What’s a mother to do?
It was a frigid 17 degrees outside the courthouse at 1801 Vine Street in Philadelphia but inside, the temperature was steadily rising as many made their way to Courtroom A.
You see, we were all awaiting the arrival Of Darrin Manning, the 16 year old honor student who had his testicles squeezed until they ruptured on January 7th by a female police officer.
That was the day,when the City had temperatures below zero and the Principal of the school, gave her basketball team scarves to wrap around their faces on their way to practice. What happened when those boys got off the subway at Broad and Girard, has yet to be fully flushed out but what we do know is this; while Darrin was in handcuffs, his testicles were squeezed. Hard. Twice.
He had to have emergency surgery and is now being watched to see if he will ever be able to father children.
So we are in the courtroom waiting area filled with common citizenry and the press but as I watched the flurry of activity for the young man, I honed in on one person; his mother.
I could feel every bit of her anguish because I lived similar circumstances with my then 15 year old who has since been exonerated and is graduating from College in 4 months.
I waited until an opportunity presented itself, walked over to her and as I shared why we were connected, the tears rolled quietly down her face.. She was relieved that there is hope, that here was another mother who understood every bit of what she was feeling.
I told her she was going to hear some untruths about her son, that she would be hurt by it all but she must try and understand that this is all a part of the process.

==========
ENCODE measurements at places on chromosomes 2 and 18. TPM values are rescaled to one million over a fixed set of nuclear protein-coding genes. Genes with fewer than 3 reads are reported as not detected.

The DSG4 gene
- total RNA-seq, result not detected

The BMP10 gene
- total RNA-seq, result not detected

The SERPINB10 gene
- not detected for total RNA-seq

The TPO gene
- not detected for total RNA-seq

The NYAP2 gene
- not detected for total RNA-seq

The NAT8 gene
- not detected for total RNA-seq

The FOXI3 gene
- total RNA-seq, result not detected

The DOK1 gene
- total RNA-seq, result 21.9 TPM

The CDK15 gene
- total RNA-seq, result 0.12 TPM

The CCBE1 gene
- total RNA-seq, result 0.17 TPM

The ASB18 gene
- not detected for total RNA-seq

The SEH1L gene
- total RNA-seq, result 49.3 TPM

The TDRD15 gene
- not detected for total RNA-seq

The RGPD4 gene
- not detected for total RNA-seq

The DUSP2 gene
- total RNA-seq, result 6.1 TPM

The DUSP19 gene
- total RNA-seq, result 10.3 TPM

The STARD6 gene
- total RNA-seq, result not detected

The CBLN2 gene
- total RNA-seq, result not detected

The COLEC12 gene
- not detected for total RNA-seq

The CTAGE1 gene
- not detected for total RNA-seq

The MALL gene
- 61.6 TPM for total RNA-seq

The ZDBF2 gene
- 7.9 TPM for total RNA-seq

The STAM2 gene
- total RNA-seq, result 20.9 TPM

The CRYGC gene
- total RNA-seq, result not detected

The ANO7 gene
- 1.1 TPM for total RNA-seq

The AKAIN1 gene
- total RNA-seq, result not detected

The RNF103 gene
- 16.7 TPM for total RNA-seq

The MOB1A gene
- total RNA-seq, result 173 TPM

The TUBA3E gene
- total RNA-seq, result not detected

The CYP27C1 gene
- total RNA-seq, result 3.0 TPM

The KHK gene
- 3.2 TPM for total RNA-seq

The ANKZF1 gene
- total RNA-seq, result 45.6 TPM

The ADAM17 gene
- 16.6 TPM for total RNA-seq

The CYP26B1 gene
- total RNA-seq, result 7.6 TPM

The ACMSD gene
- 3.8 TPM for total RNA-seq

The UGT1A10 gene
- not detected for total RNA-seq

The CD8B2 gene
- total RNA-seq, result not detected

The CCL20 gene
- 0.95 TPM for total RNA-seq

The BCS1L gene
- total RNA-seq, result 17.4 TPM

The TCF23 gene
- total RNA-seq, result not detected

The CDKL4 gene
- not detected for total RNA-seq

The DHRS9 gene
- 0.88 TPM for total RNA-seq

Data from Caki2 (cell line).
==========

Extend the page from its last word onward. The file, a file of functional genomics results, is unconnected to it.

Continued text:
I also told her Darrin was the “Rosa Parks”of modern day, that the Universe chose him to bring light to a system that is terribly flawed. When I said that my sole reason for being in the room was to support HER, the tears came freely and we hugged hard, forever connected by a travesty done to our children.
I have chosen to be her voice until
She is strong enough to fully find hers. We will speak up about this until Justice is served.
One more thing; as the impromptu conference was taking place, I separated myself from the crowd and stood among the officers in plain clothes.. Some of the comments made were disgusting but two males said this: ” they have to do something about “her” in the dept. It’s not the first, second or third time she has done this and she has now gone too far.”
I walked away before they realized I was not one of them but I was at least heartened to know, amidst to storm that is brewing over Philadelphia, a few understood this; what happened to that young man was not right.
Posted on January 23, 2014, in Civil liberties, CNN, Culture, Education, history, huffinton Post, Parent, philadelphia police, sons, Writing and tagged black boys, CNN, Education, huffington post, love, parenting, Writing. Bookmark the permalink. Leave a comment.